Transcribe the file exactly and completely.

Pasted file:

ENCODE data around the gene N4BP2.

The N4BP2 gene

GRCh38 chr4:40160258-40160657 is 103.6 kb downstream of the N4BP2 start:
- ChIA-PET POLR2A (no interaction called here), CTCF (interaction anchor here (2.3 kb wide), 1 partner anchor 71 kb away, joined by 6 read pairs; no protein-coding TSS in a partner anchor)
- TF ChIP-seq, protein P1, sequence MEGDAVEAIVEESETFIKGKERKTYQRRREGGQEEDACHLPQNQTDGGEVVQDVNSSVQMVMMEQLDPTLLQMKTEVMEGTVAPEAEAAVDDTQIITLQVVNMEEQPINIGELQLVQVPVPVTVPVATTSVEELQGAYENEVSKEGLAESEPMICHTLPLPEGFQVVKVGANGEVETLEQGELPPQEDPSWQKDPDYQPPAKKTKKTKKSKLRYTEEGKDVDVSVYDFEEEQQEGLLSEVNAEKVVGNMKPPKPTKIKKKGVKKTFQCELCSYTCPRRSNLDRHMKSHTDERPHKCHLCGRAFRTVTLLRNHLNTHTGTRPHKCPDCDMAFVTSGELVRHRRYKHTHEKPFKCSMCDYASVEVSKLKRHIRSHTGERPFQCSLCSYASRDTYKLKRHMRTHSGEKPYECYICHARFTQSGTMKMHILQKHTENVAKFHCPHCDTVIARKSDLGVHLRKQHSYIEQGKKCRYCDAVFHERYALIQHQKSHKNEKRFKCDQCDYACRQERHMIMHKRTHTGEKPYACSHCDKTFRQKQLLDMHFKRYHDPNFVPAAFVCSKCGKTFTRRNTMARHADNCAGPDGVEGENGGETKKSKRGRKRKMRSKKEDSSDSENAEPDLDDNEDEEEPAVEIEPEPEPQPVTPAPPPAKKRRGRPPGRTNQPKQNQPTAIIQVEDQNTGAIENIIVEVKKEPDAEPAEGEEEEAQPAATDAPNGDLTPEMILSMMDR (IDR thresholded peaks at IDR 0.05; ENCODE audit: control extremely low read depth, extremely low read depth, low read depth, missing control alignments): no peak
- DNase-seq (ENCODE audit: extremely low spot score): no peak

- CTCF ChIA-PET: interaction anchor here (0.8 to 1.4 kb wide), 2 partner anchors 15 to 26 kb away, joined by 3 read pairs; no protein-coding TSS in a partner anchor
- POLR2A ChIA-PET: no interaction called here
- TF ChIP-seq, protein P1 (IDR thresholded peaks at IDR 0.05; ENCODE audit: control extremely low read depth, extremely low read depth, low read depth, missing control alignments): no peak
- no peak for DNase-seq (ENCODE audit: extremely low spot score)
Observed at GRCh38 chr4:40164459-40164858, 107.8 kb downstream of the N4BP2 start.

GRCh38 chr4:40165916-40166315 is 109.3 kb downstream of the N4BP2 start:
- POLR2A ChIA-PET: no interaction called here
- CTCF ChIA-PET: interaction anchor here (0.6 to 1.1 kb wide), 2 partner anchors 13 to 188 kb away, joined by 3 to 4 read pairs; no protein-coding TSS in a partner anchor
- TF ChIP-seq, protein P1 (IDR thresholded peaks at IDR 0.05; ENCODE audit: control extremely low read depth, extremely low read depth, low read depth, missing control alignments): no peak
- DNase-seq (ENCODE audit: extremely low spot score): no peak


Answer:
ENCODE data around the gene N4BP2.

The N4BP2 gene

GRCh38 chr4:40160258-40160657 is 103.6 kb downstream of the N4BP2 start:
- ChIA-PET POLR2A (no interaction called here), CTCF (interaction anchor here (2.3 kb wide), 1 partner anchor 71 kb away, joined by 6 read pairs; no protein-coding TSS in a partner anchor)
- TF ChIP-seq, protein P1, sequence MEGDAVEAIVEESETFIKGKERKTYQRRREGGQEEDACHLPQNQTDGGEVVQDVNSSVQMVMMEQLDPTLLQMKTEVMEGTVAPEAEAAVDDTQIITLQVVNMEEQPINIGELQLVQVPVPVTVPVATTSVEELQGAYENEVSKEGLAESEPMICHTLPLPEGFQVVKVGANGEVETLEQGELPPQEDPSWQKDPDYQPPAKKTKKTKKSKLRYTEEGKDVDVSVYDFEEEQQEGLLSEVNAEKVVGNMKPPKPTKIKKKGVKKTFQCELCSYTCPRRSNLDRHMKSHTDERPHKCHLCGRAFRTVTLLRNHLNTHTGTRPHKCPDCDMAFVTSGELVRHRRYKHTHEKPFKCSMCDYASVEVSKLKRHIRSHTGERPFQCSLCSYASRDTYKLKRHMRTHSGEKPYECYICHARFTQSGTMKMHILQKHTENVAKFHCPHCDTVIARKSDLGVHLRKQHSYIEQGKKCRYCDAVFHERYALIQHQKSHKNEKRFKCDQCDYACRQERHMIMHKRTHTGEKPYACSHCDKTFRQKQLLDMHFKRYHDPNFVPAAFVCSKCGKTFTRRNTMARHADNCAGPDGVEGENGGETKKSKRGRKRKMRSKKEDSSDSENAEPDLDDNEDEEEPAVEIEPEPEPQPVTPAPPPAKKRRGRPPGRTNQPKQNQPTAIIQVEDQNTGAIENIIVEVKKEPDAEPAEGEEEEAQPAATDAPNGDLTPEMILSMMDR (IDR thresholded peaks at IDR 0.05; ENCODE audit: control extremely low read depth, extremely low read depth, low read depth, missing control alignments): no peak
- DNase-seq (ENCODE audit: extremely low spot score): no peak

- CTCF ChIA-PET: interaction anchor here (0.8 to 1.4 kb wide), 2 partner anchors 15 to 26 kb away, joined by 3 read pairs; no protein-coding TSS in a partner anchor
- POLR2A ChIA-PET: no interaction called here
- TF ChIP-seq, protein P1 (IDR thresholded peaks at IDR 0.05; ENCODE audit: control extremely low read depth, extremely low read depth, low read depth, missing control alignments): no peak
- no peak for DNase-seq (ENCODE audit: extremely low spot score)
Observed at GRCh38 chr4:40164459-40164858, 107.8 kb downstream of the N4BP2 start.

GRCh38 chr4:40165916-40166315 is 109.3 kb downstream of the N4BP2 start:
- POLR2A ChIA-PET: no interaction called here
- CTCF ChIA-PET: interaction anchor here (0.6 to 1.1 kb wide), 2 partner anchors 13 to 188 kb away, joined by 3 to 4 read pairs; no protein-coding TSS in a partner anchor
- TF ChIP-seq, protein P1 (IDR thresholded peaks at IDR 0.05; ENCODE audit: control extremely low read depth, extremely low read depth, low read depth, missing control alignments): no peak
- DNase-seq (ENCODE audit: extremely low spot score): no peak